March saw the largest one-month drop in retail sales since records began over 30 years ago, with the coronavirus pandemic shutting down stores and restricting spending nationwide. While some stores did see gains due to rising demand for essential items, these gains were offset by sharp drops in the majority of categories.
Retail sales fell 8.7% in March vs. 7.1% expected, according to the Commerce Department. The drop is more than double the former record of almost 4% decline in the fall of 2008 during the Great Recession.
- Retail sales fell a record 8.7%, well over twice the largest decline seen since records began.
- April sales could be worse, as many nonessential businesses only closed in the last few weeks.
- Sales rose in pharmacies, groceries, and online stores while falling in other areas like clothing.
Retail sales have taken a steep plunge, and are likely to stay down in the near future, with April figures slated to be even worse than March. The retail industry relies heavily on foot traffic, and brick-and-mortar businesses have closed down throughout the US, many of which may be put out of business permanently by the time the quarantine restrictions have lifted.
Auto dealers saw a massive 27% drop in sales, with Americans spending less on cars amid record unemployment rates with tens of millions of people out of work in the last month alone. Gas stations saw a 17% drop in sales due to reduced demand during coronavirus containment protocols.
These two categories are the largest segments of the retail industry, and accounted for the majority of losses. Excluding these two categories, sales still fell 3.1%, a dire figure taking into account the former record drop of around 4%. Sales at clothing stores tanked 50%, with 26.5% losses in restaurants and 20% losses in department stores.
While not totally surprising given the shutdown’s scale, today’s plunge in Retail Sales still massive in historical context.
Given the macro risks of demand destruction here, I still believe a temporary 0% federal tax rate makes sense. Let workers keep their money, spur demand! pic.twitter.com/AA2acFzw92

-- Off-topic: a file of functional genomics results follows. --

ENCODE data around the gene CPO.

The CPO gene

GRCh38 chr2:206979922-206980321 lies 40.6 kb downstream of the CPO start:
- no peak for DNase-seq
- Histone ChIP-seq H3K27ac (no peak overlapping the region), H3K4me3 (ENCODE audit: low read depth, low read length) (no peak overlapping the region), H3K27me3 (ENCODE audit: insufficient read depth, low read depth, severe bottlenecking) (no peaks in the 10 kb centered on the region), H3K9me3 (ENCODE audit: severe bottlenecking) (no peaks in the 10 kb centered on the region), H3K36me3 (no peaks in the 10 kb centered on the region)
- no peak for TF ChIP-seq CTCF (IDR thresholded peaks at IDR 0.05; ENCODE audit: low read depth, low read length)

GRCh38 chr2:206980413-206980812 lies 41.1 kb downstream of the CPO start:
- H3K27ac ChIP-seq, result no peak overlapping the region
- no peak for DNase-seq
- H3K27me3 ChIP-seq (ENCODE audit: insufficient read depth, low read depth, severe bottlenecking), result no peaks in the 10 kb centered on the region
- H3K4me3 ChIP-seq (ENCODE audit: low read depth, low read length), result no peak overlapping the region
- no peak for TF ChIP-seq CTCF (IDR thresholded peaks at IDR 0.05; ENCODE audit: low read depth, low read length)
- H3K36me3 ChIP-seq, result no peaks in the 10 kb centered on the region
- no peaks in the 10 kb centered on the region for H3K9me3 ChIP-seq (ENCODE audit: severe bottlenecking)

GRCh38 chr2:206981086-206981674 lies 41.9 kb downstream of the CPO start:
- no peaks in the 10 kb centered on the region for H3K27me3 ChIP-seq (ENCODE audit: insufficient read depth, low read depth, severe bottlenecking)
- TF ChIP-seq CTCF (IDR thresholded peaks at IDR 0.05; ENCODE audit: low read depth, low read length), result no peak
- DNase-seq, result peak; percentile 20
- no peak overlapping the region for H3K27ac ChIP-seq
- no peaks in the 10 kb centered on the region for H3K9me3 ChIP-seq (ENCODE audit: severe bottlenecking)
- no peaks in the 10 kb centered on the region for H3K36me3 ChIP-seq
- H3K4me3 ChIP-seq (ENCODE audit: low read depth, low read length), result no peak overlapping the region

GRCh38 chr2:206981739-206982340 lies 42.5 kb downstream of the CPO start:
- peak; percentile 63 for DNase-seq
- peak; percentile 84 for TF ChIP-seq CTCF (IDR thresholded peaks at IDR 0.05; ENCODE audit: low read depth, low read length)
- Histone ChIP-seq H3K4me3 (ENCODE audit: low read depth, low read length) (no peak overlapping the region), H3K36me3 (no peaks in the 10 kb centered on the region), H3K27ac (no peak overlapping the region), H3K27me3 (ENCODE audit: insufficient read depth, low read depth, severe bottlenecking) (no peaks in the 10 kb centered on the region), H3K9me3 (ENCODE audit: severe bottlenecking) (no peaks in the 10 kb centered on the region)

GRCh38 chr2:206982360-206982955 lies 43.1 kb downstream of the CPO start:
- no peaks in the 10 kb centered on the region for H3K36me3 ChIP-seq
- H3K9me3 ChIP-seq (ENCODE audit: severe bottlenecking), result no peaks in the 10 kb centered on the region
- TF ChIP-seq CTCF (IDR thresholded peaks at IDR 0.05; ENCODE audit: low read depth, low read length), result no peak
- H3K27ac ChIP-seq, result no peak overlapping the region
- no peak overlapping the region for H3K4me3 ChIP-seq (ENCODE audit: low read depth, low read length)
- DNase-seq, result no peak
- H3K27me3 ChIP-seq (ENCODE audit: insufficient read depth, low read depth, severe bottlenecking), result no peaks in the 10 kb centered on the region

— Steve Cortes (@CortesSteve) April 15, 2020
Internet retailers saw increased sales, as did grocery stores, due to increased demand for essential items. Amazon saw 5.27% increased sales, despite many Amazon sellers forced to abandon non-essential product lines. Walmart saw 2.95% increased sales, thanks to its e-commerce shopping options. Both companies have announced plans for hiring tens of thousands of new workers to meet increased demand.
Sector in Danger
Many retailers are faced with the harsh reality that there stores may remain closed for the foreseeable future, and that with a collapsed labor market, sales will likely be subdued when they reopen. For some, overhead costs will grow too high during the quarantine period to stay afloat.
The retail industry has already been shifting over the past decade to an internet-based model, and the coronavirus pandemic will greatly accelerate that transition. With lower overhead costs, a wider market, and now, reduced competition from brick-and-mortar business, the e-commerce boom is well-positioned to continue. Any retailers without a strong internet presence are likely to face hardship in the coming months, and possibly beyond.
Gold prices have seen a major downward correction following strong growth in today’s session. Spot gold last traded at $1,724.36, down -2.29% with a high of $1,738.56/oz and a low of $1,709.57/oz. The news of the record drop in retail sales has had little impact on the price of gold, which is seeing a natural correction following the strong gains that took the precious metal into the mid-$1700 range earlier this week.